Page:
A model of the relative income hypothesis

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9 Scopus citations


James Duesenberry's (1949) relative income hypothesis holds substantial empirical credibility, as well as a rich set of implications. Although present in the pages of leading economics journals, the hypothesis has become all but foreign to the blackboards of economics classrooms. To help reintegrate the concept into the undergraduate economics curriculum, the author constructs a model of the relative income hypothesis to present a few of its important properties and implications. Negative spending externalities, the effect of public provision taxes on wasteful spending races, and the Pareto implications of universal income growth are illustrated within a two-good consumption space as a method of introducing this rich literature to a greater number of introductory and intermediate economics students.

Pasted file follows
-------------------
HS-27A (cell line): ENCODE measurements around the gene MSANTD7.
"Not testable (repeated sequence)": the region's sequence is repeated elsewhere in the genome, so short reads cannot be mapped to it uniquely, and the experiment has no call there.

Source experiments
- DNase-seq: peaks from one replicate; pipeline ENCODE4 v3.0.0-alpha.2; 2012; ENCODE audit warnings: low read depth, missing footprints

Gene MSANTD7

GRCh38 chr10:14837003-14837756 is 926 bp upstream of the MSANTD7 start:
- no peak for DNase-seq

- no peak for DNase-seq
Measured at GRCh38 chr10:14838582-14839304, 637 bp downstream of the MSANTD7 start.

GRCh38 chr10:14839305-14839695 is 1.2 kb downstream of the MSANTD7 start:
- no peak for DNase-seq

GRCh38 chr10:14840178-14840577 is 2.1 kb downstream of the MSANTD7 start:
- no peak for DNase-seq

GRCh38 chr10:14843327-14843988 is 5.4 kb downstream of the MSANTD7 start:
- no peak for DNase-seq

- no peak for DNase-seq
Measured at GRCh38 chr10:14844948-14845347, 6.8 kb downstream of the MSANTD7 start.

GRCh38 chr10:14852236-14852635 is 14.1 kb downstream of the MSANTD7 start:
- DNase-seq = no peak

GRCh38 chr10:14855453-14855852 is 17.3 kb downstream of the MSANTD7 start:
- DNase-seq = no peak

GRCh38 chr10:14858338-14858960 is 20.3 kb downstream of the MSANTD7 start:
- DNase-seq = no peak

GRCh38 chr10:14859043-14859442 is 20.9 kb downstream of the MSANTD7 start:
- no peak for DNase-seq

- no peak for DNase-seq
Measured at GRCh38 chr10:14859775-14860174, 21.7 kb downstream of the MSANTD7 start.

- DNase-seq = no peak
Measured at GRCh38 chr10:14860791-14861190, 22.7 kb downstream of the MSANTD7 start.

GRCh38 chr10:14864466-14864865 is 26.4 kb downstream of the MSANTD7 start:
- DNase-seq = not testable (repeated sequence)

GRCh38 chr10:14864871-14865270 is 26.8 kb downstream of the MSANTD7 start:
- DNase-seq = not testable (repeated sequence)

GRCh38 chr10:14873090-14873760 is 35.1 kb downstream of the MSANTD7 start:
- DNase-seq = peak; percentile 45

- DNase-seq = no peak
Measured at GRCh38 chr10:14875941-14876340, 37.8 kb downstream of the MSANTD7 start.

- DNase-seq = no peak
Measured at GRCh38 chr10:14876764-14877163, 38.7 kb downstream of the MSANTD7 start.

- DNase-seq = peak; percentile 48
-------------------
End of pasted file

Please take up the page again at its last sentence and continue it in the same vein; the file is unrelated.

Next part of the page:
Original languageEnglish (US)
Pages (from-to)292-305
Number of pages14
JournalJournal of Economic Education
Issue number3
StatePublished - Jun 1 2010
Externally publishedYes


  • positional goods
  • relative income hypothesis
  • status

ASJC Scopus subject areas

  • Education
  • Economics and Econometrics


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